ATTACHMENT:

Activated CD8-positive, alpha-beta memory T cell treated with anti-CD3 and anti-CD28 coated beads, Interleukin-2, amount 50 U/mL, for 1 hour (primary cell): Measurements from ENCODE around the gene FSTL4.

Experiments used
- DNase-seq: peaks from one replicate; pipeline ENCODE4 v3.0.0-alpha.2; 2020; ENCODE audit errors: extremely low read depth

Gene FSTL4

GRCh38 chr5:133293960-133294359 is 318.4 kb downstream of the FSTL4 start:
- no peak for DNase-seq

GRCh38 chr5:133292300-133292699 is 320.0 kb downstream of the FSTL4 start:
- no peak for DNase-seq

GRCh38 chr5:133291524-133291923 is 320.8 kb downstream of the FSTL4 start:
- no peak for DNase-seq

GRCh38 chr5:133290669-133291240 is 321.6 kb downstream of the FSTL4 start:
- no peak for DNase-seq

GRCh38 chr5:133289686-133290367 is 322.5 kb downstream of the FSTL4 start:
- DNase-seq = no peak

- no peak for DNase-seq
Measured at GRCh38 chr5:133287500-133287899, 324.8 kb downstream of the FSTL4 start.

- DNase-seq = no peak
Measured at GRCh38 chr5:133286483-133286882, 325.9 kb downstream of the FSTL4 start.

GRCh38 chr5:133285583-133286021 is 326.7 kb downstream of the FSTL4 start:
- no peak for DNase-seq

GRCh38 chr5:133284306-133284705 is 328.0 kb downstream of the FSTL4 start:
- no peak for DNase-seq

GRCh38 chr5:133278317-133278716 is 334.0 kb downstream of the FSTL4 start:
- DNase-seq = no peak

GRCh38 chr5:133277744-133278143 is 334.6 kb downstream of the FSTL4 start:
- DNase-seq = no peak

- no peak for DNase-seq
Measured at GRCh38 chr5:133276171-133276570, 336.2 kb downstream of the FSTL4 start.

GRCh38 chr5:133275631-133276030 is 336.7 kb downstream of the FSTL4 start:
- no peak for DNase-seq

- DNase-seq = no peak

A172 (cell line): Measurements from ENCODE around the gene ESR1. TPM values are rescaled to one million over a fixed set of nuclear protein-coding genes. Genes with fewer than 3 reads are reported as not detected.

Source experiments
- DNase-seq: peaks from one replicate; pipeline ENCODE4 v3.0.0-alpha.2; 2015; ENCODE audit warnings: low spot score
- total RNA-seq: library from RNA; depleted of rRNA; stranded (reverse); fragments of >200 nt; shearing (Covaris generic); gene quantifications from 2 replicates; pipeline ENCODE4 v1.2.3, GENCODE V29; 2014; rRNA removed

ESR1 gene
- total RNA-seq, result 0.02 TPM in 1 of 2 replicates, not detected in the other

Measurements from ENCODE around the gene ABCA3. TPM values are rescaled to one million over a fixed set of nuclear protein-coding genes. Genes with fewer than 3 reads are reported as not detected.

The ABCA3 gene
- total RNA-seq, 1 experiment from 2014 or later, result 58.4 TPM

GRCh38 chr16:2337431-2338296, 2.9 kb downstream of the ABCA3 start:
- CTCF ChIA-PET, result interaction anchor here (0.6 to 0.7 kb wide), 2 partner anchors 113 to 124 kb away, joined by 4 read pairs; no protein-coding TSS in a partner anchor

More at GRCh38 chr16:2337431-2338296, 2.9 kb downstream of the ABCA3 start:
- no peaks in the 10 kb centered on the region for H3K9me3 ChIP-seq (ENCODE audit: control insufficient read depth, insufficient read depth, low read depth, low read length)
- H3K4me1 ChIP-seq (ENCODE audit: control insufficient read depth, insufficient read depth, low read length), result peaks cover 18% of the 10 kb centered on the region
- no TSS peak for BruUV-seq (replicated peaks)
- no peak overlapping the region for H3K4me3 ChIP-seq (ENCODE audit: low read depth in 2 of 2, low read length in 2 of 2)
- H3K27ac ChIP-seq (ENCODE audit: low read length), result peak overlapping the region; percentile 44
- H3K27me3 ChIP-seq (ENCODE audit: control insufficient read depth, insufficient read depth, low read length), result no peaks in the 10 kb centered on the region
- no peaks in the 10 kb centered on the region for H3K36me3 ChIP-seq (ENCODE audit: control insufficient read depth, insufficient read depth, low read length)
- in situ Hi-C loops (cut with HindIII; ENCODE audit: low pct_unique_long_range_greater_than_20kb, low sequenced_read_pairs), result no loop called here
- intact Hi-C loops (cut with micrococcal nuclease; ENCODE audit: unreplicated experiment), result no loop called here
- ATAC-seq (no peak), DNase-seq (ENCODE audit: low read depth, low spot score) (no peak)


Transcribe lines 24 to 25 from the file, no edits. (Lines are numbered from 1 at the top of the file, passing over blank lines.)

- DNase-seq = no peak

GRCh38 chr5:133277744-133278143 is 334.6 kb downstream of the FSTL4 start: